Once Works Well was pure technology. Now it seeks merely to divert.
Pansy subjects - Verse! Opera! Domestic trivia! - are now commonplace.
The 300-word limit for posts is retained. The ego is enlarged

Thursday, 17 November 2011

Something? Nothing? Now amended

Didn't get this right first time. Changes in red.

Yesterday, on the 9.10 am from Newport to London Paddington a woman had plugged in her laptop and was word-processing furiously. Fiftyish, streaky brass-brown hair tied back carelessly, sharp nose, haggard facial tones, dubious complexion. Garish slit-like glasses (imagine an Alice band that had slipped forward). Gold rings on third finger of both hands. The rest I never noticed or I’ve forgotten.

What caught my eye was her intensity. Her technique was speedy and her lips moved as she spelled out words on the keyboard. Occasionally she referred to a thick, official-looking typed document and then resumed. Too many people merely languish while travelling on trains. She wasn’t languishing and I admired that.

Every time I looked up from my Kindle she was still at it, her lips continuing to shape the words precisely, a gift to even the most modest of lip readers. Though I suspect what she was writing wasn’t as interesting as her sense of application.

As we neared Paddington I was distracted and when I next looked the laptop had been stowed away, glasses off, her hair had been de-secured so that it now bracketed her face, she may even have done a light pass of lipstick. Fine-drawn (one of my mother’s adjectival phrases) and relaxed, she was truly beautiful. Adult beautiful. We went our ways.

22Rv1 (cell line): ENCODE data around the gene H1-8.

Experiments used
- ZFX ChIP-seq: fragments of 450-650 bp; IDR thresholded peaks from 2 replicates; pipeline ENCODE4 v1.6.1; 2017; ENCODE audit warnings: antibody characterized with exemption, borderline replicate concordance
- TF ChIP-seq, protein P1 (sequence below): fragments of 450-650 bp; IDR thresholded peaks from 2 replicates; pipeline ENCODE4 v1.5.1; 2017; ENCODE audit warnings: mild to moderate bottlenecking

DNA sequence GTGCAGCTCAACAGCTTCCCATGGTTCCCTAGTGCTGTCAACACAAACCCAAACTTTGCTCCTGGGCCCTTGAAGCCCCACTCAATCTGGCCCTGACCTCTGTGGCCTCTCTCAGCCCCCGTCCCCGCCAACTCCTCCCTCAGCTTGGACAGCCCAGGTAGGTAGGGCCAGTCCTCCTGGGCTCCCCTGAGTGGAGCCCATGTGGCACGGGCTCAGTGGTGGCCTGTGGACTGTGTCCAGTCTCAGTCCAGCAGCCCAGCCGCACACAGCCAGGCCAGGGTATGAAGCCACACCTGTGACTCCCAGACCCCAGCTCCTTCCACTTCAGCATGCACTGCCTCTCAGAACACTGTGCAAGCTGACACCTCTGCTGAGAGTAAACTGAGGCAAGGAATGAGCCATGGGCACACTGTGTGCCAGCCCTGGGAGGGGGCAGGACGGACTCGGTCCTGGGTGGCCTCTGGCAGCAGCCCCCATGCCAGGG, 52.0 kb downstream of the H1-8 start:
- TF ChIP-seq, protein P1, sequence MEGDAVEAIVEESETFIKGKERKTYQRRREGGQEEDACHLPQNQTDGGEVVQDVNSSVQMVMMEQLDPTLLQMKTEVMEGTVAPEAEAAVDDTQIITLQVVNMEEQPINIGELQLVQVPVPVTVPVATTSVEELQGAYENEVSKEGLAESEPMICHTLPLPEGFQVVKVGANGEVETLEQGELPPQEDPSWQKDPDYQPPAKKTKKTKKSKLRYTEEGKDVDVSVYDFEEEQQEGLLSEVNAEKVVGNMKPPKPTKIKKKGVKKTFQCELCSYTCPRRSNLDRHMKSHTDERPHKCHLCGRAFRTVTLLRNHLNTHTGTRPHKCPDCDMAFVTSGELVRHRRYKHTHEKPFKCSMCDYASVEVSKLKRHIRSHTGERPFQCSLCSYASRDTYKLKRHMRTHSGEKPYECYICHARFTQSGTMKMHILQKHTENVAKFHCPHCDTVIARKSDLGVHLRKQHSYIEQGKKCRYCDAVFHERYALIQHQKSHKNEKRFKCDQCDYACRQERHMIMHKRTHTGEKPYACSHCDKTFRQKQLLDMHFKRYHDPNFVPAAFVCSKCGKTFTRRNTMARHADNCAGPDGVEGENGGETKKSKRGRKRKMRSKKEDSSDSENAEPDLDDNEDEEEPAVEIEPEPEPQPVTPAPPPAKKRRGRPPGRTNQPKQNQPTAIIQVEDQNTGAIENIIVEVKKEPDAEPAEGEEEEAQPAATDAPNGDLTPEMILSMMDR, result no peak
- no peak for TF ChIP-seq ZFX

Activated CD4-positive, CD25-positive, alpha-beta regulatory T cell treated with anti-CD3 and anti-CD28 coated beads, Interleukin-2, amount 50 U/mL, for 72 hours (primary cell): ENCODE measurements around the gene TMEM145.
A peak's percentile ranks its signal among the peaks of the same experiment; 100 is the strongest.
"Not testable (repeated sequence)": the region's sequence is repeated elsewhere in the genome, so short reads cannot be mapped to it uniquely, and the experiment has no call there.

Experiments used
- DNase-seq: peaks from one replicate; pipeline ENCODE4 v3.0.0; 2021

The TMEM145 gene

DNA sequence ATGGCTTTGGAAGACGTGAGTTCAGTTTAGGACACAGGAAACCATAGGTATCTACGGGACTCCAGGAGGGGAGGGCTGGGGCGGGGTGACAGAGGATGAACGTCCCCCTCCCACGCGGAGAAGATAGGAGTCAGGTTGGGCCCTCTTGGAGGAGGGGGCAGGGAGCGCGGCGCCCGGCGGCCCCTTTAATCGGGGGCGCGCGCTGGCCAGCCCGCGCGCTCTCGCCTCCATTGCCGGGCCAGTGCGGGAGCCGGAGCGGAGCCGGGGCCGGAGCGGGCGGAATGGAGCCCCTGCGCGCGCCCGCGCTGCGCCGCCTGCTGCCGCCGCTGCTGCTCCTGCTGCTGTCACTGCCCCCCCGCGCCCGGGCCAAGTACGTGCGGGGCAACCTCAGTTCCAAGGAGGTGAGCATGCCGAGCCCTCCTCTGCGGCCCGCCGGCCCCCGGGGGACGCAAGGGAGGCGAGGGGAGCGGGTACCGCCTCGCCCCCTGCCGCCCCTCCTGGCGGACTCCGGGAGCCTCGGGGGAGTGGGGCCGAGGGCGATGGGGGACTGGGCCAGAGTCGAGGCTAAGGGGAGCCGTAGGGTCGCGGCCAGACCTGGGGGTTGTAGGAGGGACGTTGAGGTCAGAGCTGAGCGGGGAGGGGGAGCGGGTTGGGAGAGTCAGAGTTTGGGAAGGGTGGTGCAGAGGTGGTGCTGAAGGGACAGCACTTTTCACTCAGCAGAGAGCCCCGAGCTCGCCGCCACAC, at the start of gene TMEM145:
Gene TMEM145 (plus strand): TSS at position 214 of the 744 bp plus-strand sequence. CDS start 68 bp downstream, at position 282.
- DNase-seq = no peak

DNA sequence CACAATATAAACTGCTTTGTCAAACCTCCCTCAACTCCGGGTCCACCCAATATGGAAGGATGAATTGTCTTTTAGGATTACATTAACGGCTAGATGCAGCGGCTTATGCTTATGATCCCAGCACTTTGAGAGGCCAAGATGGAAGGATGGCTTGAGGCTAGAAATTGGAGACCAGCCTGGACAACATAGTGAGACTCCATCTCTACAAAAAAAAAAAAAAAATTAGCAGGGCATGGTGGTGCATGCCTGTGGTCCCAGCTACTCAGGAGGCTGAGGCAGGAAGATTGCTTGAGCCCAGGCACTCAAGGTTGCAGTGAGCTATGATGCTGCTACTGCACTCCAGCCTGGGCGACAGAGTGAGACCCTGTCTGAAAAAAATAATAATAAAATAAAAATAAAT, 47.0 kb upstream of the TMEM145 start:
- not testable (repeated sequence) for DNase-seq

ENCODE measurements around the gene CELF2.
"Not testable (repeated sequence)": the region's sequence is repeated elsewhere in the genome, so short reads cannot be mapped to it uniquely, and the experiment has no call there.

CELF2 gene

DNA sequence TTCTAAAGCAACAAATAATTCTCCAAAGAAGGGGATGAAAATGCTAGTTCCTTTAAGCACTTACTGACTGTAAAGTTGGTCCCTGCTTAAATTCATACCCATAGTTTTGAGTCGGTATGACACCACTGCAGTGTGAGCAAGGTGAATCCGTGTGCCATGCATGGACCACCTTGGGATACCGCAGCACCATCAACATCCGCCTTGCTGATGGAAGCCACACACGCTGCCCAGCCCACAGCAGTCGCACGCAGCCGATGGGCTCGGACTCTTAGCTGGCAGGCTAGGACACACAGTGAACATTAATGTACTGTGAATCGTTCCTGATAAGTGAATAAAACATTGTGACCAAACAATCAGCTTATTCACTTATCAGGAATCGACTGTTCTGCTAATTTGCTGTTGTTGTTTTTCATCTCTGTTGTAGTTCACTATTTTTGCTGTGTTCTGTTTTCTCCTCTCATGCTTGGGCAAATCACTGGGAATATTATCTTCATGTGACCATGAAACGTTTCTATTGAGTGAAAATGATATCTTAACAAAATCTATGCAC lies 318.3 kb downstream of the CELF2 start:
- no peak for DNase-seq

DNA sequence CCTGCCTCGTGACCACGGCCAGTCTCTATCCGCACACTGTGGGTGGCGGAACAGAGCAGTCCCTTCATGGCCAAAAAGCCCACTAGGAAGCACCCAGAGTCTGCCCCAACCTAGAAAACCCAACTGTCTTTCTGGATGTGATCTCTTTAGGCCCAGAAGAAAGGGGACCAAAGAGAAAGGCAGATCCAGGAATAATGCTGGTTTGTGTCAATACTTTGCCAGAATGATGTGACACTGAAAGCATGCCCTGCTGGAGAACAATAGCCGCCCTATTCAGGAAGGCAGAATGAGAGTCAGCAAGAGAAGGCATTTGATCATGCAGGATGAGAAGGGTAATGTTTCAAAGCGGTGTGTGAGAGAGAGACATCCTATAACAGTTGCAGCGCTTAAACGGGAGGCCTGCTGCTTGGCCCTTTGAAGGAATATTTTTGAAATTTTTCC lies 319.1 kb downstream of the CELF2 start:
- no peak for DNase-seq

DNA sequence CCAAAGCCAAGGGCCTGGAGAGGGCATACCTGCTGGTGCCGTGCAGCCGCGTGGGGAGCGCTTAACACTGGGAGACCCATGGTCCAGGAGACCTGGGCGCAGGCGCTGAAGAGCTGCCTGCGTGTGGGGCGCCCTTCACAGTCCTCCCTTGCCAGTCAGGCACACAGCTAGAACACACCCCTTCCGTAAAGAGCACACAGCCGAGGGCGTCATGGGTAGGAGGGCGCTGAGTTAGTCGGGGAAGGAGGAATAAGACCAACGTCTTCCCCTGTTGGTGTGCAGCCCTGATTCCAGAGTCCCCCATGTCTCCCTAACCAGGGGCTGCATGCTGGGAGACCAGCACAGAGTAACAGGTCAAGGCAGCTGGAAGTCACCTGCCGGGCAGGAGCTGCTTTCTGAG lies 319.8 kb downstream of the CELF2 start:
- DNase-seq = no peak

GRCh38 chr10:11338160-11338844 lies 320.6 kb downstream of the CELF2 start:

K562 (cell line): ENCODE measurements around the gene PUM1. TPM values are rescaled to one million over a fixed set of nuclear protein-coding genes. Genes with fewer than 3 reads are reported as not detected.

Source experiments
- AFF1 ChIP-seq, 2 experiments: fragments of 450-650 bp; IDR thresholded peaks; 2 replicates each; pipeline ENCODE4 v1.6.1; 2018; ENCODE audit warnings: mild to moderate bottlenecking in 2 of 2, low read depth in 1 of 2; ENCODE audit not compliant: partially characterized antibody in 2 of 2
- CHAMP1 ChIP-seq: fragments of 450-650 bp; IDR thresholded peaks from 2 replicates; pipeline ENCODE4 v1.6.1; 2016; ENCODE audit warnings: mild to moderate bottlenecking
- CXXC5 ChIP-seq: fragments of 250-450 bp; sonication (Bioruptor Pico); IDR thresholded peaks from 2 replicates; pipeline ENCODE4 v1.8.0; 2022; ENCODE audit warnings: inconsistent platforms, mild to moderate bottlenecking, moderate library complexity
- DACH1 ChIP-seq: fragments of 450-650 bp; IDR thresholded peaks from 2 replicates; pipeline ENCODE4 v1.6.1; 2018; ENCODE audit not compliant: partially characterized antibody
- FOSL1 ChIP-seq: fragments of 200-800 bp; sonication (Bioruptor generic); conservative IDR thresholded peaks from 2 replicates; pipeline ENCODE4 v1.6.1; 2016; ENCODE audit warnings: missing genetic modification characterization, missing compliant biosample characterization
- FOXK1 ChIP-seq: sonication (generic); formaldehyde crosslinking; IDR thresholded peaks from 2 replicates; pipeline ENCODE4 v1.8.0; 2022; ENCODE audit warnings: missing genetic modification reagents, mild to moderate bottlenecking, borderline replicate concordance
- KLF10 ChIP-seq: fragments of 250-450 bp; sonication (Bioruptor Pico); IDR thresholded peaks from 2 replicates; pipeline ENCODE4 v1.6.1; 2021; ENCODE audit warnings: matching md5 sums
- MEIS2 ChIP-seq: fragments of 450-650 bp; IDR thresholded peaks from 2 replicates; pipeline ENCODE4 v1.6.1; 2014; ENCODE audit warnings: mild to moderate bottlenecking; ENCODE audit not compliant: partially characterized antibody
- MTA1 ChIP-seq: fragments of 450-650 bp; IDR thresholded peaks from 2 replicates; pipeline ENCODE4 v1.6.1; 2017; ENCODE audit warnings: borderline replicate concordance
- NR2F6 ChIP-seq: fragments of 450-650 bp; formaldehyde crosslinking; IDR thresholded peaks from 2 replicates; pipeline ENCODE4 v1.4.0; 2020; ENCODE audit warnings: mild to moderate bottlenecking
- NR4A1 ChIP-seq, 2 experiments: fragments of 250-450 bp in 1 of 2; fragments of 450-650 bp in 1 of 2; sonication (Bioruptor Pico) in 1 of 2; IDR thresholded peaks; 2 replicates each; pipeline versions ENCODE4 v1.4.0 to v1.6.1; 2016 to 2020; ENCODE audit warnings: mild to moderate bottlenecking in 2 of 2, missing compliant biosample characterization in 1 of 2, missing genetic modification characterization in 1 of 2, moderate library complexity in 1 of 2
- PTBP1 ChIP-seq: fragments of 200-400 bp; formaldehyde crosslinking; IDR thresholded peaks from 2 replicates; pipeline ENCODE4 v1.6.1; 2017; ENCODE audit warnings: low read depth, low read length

PS 1: When typing she was in profile; afterwards, full face. This may explain the transformation.

PS 2: Why was her purposeful state so much more memorable than the revelation she was beautiful?

PS 3: How did I manage to forget those glasses?

Talk is cheap; some talk's cheaper

Sneering at mobile phone users appears to be waning. Perhaps most of us now have mobiles and have discovered that the sentence “I’m on the train” is not inherently funny.

I only experience mass phoning on my rarish trips to see Plutarch at the Blogger’s Retreat in London (as yesterday). And then it’s the quality of what’s said that disturbs me. Clearly it’s time to update Thoreau (“Most men lead lives of unfortunately audible desperation.”) since one can’t help worrying about the homes such utterers return to. TV commercials must come as a great comfort. Is that a sneer? I suppose it is.

The saddest call I ever overheard was of a salesman failing to make a sale. Since I depended on space salesmen to finance the magazines I worked for, I had some sympathy with this troubled fellow. But I would have wished him better selling technique. Too many responses started with “Perhaps if we… “

That’s why it was unexpected, yesterday, to hear the following from a bearded guy across the aisle who laughed delightedly throughout:

“That’s a philosophical question.”
“I’ll put you on the loudspeaker if you aren’t careful.”
“I hope some people ended up with bloody noses.”
“It’s good to hear from you; how are you in yourself?”
“That goes for my wife as well.”
“And didn’t your immediate boss inform him?”

Fill in the Xs and there’s a short story. Alas I have longer fish to fry.